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ERP allows 12 years of business growth

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IT WAS around ten years ago when management at Reln, one of Australia's manufacturing success stories, decided to invest in a new ERP system, the Sage ERP Accpac suite of business software modules.

The software was deployed to help track and manage orders from the time they are received at Reln's customer centre through to despatch, delivery and invoicing. 

Sydney-based Reln employs 100 people and is renowned for the design and manufacture of water management products.

Reln's finance manager, David McDonald, says the company uses most of the ERP capabilities including general ledger, accounts payable, accounts receivable, foreign currency, order entry, returned materials authorisation. 

"Plus we have an electronic funds transfer add-on module developed for us by our reseller," McDonald said.

"All of our larger customers such as the major hardware stores place their orders electronically using EDI. Others generally send their orders by fax or phone. As the orders come through they are scanned and attached to the sales order documentation as an image file."

Sales information then flows through the system to the appropriate warehouse where the goods are picked and prepared for despatch.

The system produces delivery dockets and invoices, and the goods are shipped. For customers who don't use EDI, invoices are sent via email, fax or mail. 

To complete the process, all delivery dockets are scanned and attached to the original sales order, ensuring that all documentation regarding the transaction is maintained in one place. 

The integrated nature of the software has allowed Reln to create an extensive array of reports to provide intelligence about the company's business.

Many of the reports have been developed in Crystal Reports, while others simply require Microsoft Access.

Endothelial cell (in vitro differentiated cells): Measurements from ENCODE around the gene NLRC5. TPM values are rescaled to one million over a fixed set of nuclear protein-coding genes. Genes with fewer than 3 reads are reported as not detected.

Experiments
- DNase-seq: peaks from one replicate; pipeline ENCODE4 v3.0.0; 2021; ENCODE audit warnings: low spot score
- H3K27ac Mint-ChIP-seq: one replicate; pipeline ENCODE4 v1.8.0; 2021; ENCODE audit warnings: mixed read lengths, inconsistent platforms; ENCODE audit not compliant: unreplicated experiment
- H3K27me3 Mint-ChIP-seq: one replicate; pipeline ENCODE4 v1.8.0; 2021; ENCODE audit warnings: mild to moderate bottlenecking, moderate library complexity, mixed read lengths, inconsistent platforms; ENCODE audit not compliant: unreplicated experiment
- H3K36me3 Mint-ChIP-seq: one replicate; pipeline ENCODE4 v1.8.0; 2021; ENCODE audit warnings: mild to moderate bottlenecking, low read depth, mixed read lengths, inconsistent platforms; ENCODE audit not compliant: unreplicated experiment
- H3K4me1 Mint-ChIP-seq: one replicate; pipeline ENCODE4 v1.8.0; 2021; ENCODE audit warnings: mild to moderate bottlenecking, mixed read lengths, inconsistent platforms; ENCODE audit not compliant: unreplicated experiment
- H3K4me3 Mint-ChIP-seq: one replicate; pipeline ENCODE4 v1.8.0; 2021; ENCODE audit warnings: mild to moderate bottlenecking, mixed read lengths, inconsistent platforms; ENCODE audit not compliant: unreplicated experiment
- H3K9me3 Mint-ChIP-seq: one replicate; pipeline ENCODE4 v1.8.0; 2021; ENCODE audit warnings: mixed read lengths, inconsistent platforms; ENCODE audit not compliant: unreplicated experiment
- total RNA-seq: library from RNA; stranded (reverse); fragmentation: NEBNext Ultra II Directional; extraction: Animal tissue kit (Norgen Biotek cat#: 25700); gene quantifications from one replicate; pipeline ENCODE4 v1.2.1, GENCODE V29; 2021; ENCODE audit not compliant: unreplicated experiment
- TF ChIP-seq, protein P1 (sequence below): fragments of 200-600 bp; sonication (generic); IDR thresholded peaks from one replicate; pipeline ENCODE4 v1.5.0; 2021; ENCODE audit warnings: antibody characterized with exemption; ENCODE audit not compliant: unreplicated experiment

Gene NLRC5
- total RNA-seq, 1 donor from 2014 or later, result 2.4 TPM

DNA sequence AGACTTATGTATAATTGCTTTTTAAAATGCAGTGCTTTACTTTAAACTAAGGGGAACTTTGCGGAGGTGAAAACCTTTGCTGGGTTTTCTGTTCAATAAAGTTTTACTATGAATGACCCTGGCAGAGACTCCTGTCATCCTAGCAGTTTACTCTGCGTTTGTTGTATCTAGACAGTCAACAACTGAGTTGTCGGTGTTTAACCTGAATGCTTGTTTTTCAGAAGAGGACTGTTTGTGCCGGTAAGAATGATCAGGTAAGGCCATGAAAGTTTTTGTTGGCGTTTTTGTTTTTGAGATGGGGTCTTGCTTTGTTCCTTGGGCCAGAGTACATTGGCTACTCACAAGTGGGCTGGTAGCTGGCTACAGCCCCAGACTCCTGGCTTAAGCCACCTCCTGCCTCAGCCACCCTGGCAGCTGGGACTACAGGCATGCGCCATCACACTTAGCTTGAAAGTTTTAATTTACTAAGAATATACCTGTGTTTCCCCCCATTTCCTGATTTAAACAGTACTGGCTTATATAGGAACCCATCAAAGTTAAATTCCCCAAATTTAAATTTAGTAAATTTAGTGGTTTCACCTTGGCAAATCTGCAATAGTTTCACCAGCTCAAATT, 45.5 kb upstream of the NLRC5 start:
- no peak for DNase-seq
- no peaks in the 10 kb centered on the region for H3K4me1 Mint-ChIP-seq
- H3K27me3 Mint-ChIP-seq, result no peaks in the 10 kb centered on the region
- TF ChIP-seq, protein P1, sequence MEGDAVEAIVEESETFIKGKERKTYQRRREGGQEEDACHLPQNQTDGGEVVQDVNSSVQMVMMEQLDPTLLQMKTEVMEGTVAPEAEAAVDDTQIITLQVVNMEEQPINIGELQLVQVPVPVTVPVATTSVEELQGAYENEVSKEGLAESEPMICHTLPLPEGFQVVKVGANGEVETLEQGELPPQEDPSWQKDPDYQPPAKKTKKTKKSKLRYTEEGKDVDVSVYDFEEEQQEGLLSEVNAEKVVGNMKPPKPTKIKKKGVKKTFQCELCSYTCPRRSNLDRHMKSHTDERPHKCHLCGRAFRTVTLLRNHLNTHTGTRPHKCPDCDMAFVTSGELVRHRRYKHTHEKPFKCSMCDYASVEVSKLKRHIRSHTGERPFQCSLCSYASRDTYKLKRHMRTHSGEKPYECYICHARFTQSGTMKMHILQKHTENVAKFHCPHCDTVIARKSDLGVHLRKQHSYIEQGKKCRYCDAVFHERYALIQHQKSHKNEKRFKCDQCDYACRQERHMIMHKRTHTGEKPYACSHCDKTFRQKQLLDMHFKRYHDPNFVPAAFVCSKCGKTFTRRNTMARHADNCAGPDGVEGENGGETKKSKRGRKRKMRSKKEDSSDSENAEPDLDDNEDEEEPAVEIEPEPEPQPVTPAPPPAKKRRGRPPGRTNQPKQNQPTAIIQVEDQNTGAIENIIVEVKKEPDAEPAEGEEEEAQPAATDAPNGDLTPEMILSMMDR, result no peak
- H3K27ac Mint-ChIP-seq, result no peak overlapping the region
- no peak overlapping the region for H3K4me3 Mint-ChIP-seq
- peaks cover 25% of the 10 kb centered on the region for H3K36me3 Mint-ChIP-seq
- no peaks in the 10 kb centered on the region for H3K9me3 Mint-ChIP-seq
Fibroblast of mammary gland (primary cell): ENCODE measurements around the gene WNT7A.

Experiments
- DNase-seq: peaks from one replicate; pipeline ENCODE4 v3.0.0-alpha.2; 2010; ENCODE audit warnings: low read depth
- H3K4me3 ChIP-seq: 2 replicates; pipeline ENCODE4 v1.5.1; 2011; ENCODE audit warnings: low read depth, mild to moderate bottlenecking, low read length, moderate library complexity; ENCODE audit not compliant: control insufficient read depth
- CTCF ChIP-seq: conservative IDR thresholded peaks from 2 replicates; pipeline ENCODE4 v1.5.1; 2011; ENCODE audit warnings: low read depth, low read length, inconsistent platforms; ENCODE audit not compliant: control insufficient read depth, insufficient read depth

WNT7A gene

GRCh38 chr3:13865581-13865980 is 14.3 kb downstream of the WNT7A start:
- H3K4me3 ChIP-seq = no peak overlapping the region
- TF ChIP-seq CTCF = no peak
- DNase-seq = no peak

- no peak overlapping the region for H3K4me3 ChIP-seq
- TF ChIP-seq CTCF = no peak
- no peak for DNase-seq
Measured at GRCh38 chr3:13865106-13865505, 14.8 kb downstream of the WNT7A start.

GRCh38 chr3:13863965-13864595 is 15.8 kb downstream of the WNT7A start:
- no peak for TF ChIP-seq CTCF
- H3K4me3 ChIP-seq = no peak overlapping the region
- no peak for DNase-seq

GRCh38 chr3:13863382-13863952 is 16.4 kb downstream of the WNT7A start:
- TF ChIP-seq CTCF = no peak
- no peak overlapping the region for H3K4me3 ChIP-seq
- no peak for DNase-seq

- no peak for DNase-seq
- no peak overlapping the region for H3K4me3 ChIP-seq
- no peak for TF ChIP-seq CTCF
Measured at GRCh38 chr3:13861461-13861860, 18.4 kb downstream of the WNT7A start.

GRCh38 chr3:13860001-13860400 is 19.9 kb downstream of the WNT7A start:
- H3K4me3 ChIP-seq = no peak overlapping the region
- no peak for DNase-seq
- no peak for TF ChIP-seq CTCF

Continual improvement 
In the 12 years since Accpac was deployed, Reln's business has doubled in size.

The system has evolved alongside all these changes, providing Reln with multi-company functionality during acquisitions and delivering multi-currency capabilities to support its growing business. 

"The software offers plenty of room for growth and it's quite easy to add a new company to the system. We've developed our own tailored user manual with screen shots, screen dumps, and work flow diagrams to assist new companies as they come to grips with a change of system," McDonald said.

At present the company is introducing an Accellos warehouse management system (WMS) which is allowing Reln to introduce scanning technology and hand-held data capture devices into the warehouses. 

McDonald is confident this will reduce the potential for errors in the warehouse, speed warehouse responsiveness and improve record keeping as all information will be fed directly from the devices into the Sage system. Customer relationship management (CRM) is another technology that McDonald has plans to introduce with the WMS. 

"We will be rolling out Sage CRM in the future. The probable users will be our mobile sales force, customer service staff and accounts," he said. 

"The real opportunities for us are in providing more information to sales before they make their calls and in capturing feedback after the calls." 

McDonald also hopes to introduce a new customer service management solution. Interfaced to the CRM, it will enable reporting and measure activity against key performance indicators. 

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